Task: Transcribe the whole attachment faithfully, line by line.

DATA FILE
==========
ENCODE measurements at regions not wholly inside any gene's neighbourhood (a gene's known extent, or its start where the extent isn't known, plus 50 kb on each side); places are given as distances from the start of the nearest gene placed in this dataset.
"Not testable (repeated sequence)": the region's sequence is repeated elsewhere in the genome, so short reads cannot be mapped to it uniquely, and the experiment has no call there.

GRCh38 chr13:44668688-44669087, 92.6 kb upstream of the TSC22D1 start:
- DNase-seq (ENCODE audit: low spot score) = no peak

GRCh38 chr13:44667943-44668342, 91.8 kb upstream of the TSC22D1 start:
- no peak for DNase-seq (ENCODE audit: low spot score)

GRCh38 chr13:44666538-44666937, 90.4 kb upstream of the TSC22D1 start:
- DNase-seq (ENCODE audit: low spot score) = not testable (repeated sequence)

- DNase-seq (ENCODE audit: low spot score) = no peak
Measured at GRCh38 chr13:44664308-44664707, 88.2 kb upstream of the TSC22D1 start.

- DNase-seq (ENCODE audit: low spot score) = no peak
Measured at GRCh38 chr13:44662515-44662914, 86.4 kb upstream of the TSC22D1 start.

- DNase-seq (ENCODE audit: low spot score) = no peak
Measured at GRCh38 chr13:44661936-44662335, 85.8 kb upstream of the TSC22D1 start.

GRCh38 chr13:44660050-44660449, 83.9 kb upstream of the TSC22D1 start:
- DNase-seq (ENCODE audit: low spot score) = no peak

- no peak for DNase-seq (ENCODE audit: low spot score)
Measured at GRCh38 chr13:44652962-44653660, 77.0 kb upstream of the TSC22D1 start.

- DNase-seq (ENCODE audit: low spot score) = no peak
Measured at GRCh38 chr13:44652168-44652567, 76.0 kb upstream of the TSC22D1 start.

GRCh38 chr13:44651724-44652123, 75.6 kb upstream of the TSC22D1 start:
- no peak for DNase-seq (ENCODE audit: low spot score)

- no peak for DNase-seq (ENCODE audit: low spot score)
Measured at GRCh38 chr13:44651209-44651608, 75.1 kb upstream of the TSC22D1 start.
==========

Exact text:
ENCODE measurements at regions not wholly inside any gene's neighbourhood (a gene's known extent, or its start where the extent isn't known, plus 50 kb on each side); places are given as distances from the start of the nearest gene placed in this dataset.
"Not testable (repeated sequence)": the region's sequence is repeated elsewhere in the genome, so short reads cannot be mapped to it uniquely, and the experiment has no call there.

GRCh38 chr13:44668688-44669087, 92.6 kb upstream of the TSC22D1 start:
- DNase-seq (ENCODE audit: low spot score) = no peak

GRCh38 chr13:44667943-44668342, 91.8 kb upstream of the TSC22D1 start:
- no peak for DNase-seq (ENCODE audit: low spot score)

GRCh38 chr13:44666538-44666937, 90.4 kb upstream of the TSC22D1 start:
- DNase-seq (ENCODE audit: low spot score) = not testable (repeated sequence)

- DNase-seq (ENCODE audit: low spot score) = no peak
Measured at GRCh38 chr13:44664308-44664707, 88.2 kb upstream of the TSC22D1 start.

- DNase-seq (ENCODE audit: low spot score) = no peak
Measured at GRCh38 chr13:44662515-44662914, 86.4 kb upstream of the TSC22D1 start.

- DNase-seq (ENCODE audit: low spot score) = no peak
Measured at GRCh38 chr13:44661936-44662335, 85.8 kb upstream of the TSC22D1 start.

GRCh38 chr13:44660050-44660449, 83.9 kb upstream of the TSC22D1 start:
- DNase-seq (ENCODE audit: low spot score) = no peak

- no peak for DNase-seq (ENCODE audit: low spot score)
Measured at GRCh38 chr13:44652962-44653660, 77.0 kb upstream of the TSC22D1 start.

- DNase-seq (ENCODE audit: low spot score) = no peak
Measured at GRCh38 chr13:44652168-44652567, 76.0 kb upstream of the TSC22D1 start.

GRCh38 chr13:44651724-44652123, 75.6 kb upstream of the TSC22D1 start:
- no peak for DNase-seq (ENCODE audit: low spot score)

- no peak for DNase-seq (ENCODE audit: low spot score)
Measured at GRCh38 chr13:44651209-44651608, 75.1 kb upstream of the TSC22D1 start.